22

but I am constantly baffled by why certain loan words from English are constructed using certain katakana sounds. Loan words do not necessarily need to be borrowed from English. In fact, most old loan words (in the 外来語 sense) were borrowed from Portuguese. For example, if someone asked me to say "energy" in Japanese, I would have guessed エナジー or maybe ...


22

The particle な indeed has both meanings: "Don't do ~" and "Do ~". From デジタル大辞泉: 1 動詞・動詞型助動詞の終止形、ラ変型活用語の連体形に付く。禁止の意を表す。「油断する―」「まだ帰る―」「かの尼君などの聞かむに、おどろおどろしく言ふ―」〈源・夕顔〉 2 《補助動詞「なさる」の命令形「なさい」の省略形》動詞・動詞型助動詞の連用形に付く。命令の意を表す。「早く行き―」「好きなようにやり―」 To distinguish, な means "don't" when it follows the dictionary-form, and "do" when it follows the masu-stem. するな。 ...


17

They're contracted from かけちゃおう and つないじゃおう, which are colloquial versions of 駆{か}けてしまおう and 繋{つな}いでしまおう, "let's run" and "lets connect", in this case 手を繋ぐ, "hold hands" The auxiliary verb しまう usually means "do something accidentally", but in this case in the volitional form, it's used to express carefreeness. 手を繋いじゃおう Let's hold hands (and not care ...


15

1 and 2 are conjunctive だって used at the beginning of a sentence. 買わなかったよ。だって、高かったんだ。 I didn't buy it. [After all / Because] it was expensive. 「買えって言ったでしょう?」「だって、高かったんだ。」 "Didn't I tell you to buy it?" "But it was expensive!" This kind of だって is used to argue back, or to provide further explanation to convince someone. It's translated as "but" ...


15

This is just "Hi". こんちゃ/こんちわ/ちわ/ちは/etc is a very casual version of こんにちは. Of course this は is pronounced "wa". For "ーす", see: What does っす at the end of a sentence mean? Jisho.org also has an entry for this. Other variations include ちわっす, こんちゃっす, ちゃーっす, ちゃーす, ちっす and ちーす.


14

This doesn't only happen with じゃない > じゃねえ, but generally /ai/ > /ee/, like きたない > きたねえ やばい > やべえ (食{た}べたい = ) 食{く}いたい > 食いてえ As in the other answer, this is extremely informal and in the wrong context can easily be considered plain rude. Xと違う = to differ from X 完成前 = before completion Edit. For completeness, there's also /ae/ > /ee/ e.g. お前 > おめえ /...


13

って is a colloquial particle and has two main functions. Being used as a colloquial topic marker (instead of は or とは), e.g. 人ってすごいよね。 People are awesome. Being used as a quotation marker (instead of と or という), e.g. 変な人って言ってたよ。 She said you are a little weird. 人って言葉は何か変だな。 The word "hito" is kinda weird.


12

をば is basically the particles を + は combined together. It works like を but places extra emphasis on the object (in theory; in practice this "extra emphasis" might be diluted so that it basically just signals formal style). So this sort of をば works like the を in "ご協力を!" (as a complete utterance) -- there is an action implied, but the actual verb is left ...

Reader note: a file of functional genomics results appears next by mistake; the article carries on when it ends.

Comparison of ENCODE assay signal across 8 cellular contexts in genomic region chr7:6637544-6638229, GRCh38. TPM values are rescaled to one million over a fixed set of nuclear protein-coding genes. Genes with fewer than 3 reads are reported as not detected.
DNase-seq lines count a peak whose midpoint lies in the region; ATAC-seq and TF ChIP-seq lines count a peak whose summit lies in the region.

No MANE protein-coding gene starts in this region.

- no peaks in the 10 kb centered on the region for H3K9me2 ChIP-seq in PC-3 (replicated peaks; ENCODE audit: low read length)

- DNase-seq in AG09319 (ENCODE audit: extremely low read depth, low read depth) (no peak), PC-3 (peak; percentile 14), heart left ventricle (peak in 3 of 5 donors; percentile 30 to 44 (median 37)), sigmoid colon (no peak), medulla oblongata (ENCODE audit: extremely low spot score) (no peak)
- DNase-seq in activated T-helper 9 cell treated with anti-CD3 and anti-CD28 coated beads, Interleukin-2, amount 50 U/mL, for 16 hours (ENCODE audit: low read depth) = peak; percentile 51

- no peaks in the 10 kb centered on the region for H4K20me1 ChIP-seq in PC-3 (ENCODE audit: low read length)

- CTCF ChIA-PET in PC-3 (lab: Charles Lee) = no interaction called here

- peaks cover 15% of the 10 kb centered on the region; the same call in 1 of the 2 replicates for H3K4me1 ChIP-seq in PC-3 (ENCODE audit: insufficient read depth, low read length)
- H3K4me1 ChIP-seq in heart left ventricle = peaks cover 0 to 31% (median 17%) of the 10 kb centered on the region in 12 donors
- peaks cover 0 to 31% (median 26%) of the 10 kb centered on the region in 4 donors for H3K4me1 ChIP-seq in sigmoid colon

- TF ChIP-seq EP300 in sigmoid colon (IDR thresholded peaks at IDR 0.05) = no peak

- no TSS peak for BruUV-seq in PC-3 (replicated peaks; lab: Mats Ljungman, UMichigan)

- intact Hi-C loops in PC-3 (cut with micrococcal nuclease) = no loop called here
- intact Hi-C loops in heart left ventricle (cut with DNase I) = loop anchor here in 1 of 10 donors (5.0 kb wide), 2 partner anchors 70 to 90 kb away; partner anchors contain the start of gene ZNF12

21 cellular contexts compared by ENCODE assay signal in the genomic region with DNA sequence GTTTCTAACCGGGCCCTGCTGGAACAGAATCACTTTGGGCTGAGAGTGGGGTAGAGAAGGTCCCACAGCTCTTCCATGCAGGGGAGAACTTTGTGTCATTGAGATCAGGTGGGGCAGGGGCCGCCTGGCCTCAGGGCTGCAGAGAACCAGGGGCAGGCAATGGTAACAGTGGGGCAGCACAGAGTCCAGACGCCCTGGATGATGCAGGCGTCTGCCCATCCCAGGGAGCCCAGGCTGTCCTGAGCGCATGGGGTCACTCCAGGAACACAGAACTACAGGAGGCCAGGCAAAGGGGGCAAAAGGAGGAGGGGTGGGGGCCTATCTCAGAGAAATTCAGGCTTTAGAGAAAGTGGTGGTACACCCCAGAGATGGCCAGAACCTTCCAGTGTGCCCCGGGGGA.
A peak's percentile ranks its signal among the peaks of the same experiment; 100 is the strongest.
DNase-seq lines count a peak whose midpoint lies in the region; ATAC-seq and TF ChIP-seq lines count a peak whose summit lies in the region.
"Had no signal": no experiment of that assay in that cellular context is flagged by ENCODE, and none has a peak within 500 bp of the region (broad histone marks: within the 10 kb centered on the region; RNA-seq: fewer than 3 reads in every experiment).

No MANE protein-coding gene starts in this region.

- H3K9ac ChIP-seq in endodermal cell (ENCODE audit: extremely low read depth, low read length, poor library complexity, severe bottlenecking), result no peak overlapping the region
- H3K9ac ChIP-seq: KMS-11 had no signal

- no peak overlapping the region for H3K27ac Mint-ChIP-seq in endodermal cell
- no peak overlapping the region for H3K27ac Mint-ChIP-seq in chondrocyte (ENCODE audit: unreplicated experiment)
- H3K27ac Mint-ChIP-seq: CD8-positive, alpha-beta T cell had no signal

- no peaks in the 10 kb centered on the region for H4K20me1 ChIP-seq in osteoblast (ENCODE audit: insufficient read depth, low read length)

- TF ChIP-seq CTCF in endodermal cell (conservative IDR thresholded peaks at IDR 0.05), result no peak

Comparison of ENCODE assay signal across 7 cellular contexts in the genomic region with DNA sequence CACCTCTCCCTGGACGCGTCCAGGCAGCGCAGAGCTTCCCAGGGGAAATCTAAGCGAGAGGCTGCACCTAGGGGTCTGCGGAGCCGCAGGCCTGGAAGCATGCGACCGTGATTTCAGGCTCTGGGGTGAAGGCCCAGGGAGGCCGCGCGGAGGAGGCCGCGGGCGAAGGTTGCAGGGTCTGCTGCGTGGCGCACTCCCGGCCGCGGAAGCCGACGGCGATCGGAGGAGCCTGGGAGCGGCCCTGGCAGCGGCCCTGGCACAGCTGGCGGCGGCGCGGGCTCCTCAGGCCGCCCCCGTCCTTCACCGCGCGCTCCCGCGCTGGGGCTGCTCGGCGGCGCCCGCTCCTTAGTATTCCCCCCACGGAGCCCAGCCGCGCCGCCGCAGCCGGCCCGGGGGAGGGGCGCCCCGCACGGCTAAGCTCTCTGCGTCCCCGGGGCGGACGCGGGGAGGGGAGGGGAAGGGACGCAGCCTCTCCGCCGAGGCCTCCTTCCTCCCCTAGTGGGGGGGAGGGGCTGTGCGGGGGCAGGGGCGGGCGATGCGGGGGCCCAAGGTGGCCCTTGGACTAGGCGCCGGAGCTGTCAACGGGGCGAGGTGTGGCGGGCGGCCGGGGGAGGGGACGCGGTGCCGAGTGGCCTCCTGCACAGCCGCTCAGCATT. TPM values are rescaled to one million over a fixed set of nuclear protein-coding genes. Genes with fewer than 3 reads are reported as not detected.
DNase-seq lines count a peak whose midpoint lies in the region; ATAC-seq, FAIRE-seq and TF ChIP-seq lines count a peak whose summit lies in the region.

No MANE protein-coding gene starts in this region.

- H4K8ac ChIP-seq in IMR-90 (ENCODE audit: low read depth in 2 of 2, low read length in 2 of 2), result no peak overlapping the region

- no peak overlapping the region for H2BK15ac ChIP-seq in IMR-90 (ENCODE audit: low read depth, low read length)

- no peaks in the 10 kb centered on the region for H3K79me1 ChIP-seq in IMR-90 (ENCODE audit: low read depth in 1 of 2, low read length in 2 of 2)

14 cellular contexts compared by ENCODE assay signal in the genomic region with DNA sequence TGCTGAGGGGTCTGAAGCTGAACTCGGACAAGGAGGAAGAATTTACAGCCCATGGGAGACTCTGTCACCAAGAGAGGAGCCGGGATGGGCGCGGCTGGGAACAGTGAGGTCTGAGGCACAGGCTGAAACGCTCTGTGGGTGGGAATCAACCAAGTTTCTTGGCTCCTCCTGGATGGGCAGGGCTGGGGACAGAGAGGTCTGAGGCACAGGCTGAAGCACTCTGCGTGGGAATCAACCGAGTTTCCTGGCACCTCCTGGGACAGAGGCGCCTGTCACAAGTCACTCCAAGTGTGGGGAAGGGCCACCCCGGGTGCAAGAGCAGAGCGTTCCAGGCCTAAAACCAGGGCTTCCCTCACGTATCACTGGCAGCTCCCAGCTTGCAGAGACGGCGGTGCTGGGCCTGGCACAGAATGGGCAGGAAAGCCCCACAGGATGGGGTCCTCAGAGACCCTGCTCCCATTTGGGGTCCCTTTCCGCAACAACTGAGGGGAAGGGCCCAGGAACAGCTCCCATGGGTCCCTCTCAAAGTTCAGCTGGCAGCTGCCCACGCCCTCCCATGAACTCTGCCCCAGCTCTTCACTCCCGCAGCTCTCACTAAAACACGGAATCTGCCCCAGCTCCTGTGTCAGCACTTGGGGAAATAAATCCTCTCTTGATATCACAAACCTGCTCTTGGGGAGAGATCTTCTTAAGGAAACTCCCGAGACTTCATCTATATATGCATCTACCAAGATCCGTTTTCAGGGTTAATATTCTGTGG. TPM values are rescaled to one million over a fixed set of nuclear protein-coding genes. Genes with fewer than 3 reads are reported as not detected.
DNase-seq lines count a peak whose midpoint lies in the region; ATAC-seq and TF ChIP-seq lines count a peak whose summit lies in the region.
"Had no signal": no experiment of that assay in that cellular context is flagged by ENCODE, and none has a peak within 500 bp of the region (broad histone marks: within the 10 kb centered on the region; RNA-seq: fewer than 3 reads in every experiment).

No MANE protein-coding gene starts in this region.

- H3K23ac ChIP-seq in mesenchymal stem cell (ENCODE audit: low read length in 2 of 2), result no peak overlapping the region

12

Chakoshi to the rescue! (Chakoshi is a tool for searching both the Aozora and conversational Japanese corpora at Nagoya University.) A quick search for a "[noun]ん[noun]" pattern in the conversational corpus gives 262 results, most of which are what you are asking about. Broken down, there's actually not much variety in the nouns that follow ん: とき (99): ...


12

It's fairly common for both ai and ae to be slurred to ee in colloquial speech. For example: じゃない → じゃねぇ   janai → janee のみたい → のみてぇ   nomitai → nomitee おまえ  → おめぇ    omae → omee てまえ  → てめぇ    temae → temee Your example has an additional contraction. When a vowel is dropped between r and n, you end up with rn. This isn't pronounceable, so it ...


12

I'm Japanese and don't know well about the English idiom "to be out of it." But I think I know some useful Japanese words for your situations.        「頭が働かない」 This expression is natural to say when you have a cold, fever or other bad condition and can't understand or think about things well temporary. "I'm sorry I have a cold so I'm a bit out of it." ...


11

It's a shortening of って言うの! or って言っているの! and shows some irritation on the part of the speaker. "What I'm telling you is . . .!" There's some good explanations here: http://oshiete.goo.ne.jp/qa/1847367.html


11

It's ambiguous whether いらして would be a form of いらしる or いらす, but neither verb exists in the standard language. いらす isn't listed in dictionaries as a word because it's not a separate verb with a full range of forms. It would be more accurate to say that いらし is a reduced form of いらっしゃっ, the 音便形 of いらっしゃる. (The 音便形 is the altered form of the 連用形 that appears ...